|Publication number||US5375034 A|
|Application number||US 08/161,335|
|Publication date||Dec 20, 1994|
|Filing date||Dec 2, 1993|
|Priority date||Dec 2, 1993|
|Also published as||WO1995016193A2, WO1995016193A3|
|Publication number||08161335, 161335, US 5375034 A, US 5375034A, US-A-5375034, US5375034 A, US5375034A|
|Inventors||Arthur G. Foyt, Paul L. Provenzano, James L. Swindal, Robert A. Wagner|
|Original Assignee||United Technologies Corporation|
|Export Citation||BiBTeX, EndNote, RefMan|
|Patent Citations (13), Referenced by (4), Classifications (6), Legal Events (4)|
|External Links: USPTO, USPTO Assignment, Espacenet|
This invention relates to silicon capacitive pressure sensors, and more particularly to a silicon capacitive pressure sensor having a glass dielectric deposited using an ion milling technique.
In the art of silicon capacitive pressure sensors, it is known to provide such a sensor as a single sensing element. Prior art single element silicon capacitive pressure sensors typically comprise a pair of parallel conductive silicon plates joined together with an insulative borosilicate glass spacer by a field-assisted, vacuum bonding process. This forms an evacuated chamber within the opposing conductive plates and spacer. The opposing silicon plates comprise the plates of a pressure variable capacitor. See, for example, U.S. Pat. Nos. 4,415,948, 4,405,970 and 4,530,029. Examples of electronic circuitry used to process the sensor output signals indicative of sensed pressure are described and claimed in U.S. Pat. Nos. 4,743,836 and 4,517,622.
In a silicon capacitive pressure sensor, one conductive silicon plate forms a diaphragm that flexes inwardly in the presence of fluid pressure applied to the outside surface of the diaphragm that is greater in magnitude than the pressure (usually vacuum) in the chamber. The second conductive silicon plate forms a substrate that is normally held rigid. The deflection of the diaphragm causes a variation in the distance between the plates, thus varying the capacitance of the plates. Thus, the capacitive pressure sensor is operative to transduce pressure variations into corresponding capacitive variations. The borosilicate glass serves not only to separate the plates, but also to seal the vacuum chamber therebetween. The silicon diaphragm and substrate are normally doped to make them appropriately electrically conductive.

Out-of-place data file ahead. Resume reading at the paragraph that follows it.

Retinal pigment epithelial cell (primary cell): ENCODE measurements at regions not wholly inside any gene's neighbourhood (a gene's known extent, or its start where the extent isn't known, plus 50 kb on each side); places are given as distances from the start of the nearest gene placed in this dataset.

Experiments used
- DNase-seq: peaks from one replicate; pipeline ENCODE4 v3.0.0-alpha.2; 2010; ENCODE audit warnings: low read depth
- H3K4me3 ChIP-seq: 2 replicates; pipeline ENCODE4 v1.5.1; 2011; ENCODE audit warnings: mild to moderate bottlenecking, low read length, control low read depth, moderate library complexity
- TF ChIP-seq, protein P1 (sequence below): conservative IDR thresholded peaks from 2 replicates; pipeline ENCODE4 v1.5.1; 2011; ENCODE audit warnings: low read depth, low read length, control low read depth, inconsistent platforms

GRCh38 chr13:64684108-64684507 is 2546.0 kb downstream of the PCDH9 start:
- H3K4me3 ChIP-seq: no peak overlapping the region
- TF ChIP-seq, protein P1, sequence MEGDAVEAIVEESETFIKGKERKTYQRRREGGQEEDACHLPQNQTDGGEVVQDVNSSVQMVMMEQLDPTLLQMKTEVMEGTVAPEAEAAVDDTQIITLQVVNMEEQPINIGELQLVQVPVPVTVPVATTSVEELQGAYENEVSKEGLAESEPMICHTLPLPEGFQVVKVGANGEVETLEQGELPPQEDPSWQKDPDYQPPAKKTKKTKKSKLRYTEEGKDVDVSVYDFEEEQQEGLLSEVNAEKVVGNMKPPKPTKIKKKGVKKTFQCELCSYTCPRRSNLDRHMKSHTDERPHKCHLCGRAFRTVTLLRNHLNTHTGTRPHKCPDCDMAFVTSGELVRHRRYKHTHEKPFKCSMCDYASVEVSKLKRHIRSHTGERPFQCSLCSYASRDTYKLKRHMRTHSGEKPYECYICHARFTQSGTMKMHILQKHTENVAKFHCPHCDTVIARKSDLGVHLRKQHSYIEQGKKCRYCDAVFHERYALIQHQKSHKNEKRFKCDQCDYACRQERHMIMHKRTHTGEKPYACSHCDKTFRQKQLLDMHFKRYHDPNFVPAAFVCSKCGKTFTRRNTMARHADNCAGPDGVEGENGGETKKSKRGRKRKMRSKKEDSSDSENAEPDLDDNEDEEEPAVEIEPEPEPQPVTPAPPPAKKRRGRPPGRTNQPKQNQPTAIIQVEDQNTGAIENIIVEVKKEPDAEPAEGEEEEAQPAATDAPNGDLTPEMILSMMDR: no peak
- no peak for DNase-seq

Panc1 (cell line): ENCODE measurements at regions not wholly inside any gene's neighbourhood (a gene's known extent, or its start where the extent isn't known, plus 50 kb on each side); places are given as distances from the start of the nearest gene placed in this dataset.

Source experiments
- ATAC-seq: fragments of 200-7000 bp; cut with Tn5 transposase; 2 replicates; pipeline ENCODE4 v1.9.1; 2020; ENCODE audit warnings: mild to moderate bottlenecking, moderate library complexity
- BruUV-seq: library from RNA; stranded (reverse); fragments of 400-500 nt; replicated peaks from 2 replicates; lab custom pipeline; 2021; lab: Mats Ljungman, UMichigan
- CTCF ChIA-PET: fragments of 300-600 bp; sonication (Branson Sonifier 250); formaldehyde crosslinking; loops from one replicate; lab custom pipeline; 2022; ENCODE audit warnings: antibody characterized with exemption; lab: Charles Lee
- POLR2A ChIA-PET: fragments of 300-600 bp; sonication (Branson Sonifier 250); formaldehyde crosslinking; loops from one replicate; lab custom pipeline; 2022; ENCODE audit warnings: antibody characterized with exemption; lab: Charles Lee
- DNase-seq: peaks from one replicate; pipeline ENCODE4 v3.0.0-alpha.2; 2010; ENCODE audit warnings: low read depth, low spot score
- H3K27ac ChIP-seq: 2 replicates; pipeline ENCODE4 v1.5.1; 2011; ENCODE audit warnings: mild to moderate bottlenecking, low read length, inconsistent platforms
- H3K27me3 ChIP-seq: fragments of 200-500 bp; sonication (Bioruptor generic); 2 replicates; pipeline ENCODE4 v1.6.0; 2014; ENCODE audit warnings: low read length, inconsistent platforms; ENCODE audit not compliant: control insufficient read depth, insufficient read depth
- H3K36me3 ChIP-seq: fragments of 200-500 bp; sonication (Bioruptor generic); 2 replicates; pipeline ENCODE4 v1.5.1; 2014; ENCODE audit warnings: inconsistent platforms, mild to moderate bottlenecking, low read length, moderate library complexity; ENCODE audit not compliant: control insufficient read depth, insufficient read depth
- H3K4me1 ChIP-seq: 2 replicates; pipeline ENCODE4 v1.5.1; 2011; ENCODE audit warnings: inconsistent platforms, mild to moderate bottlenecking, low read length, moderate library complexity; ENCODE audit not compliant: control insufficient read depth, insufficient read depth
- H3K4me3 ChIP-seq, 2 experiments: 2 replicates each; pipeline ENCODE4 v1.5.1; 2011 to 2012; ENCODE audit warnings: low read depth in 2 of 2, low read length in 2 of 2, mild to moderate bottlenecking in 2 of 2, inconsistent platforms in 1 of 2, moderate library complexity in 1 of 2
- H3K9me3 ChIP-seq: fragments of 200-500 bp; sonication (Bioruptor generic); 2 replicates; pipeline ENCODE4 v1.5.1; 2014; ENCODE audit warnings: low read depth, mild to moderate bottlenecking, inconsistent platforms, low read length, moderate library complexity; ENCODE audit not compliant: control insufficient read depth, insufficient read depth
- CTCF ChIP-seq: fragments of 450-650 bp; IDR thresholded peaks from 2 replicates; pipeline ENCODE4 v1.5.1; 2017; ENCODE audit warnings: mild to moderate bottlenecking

These pressure sensing devices are particularly well suited for miniaturization due to the fine dimensional control achievable using the semiconductor and thin-film technologies. They are also well suited to the measurement of small differential pressures in various commercial and aerospace applications. Microcircuit technology can produce a large number of pressure sensors fabricated from a single silicon wafer.
However, in any silicon capacitive pressure sensor, parasitic capacitance is a limitation on the accuracy of the sensor. This is because such parasitic capacitance may result in an overall long-term drift (20 years) of the sensor output. This is especially true in high accuracy (0.05% or 500 ppm) pressure sensing applications at high temperatures (120° C.). This limiting factor may make some sensor designs unsuitable for demanding aerospace applications, such as electronic engine controls ("EECs") and air data computers ("ADCs").
Parasitic capacitance is the inherent capacitance of the non-pressure sensitive interstices of the sensor structure. For example, the parasitic capacitance of the borosilicate glass spacer may comprise upwards of 50% of the total capacitance of the sensor. Such parasitic capacitance reduces the sensor gain because it adds in parallel to the pressure sensitive capacitance of the sensor. This reduces both the dynamic range of the sensor and its sensitivity to pressure changes. Also, the aging in the electrical properties of the dielectric material disposed between the silicon plates has been identified experimentally as the major contributing factor to the drift of the sensor. Thus, a large effort has been placed in the past on reducing such capacitance through variations in the design of the sensor architecture.
However, parasitic capacitance is inherent in any physical structure and there is a minimum practically achievable value that may still be unacceptable in high sensitivity sensing applications. U.S. Pat. No. 4,405,970 discloses a method of reducing the parasitic capacitance in a silicon capacitive pressure sensor by providing specific borosilicate glass structures that separate fixed portions of the two capacitive plates at a relatively long distance from each other. Another approach to reducing the parasitic capacitance is disclosed U.S. Pat. No. 4,467,394, in which a three-plate device is utilized that, when combined with appropriate signal processing circuitry, eliminates the parasitic capacitance from the measurement. This, in turn, eliminates the resulting overall drift and instability of the sensor. A further approach to eliminating the parasitic capacitance is disclosed in U.S. Pat. No. 4,951,174.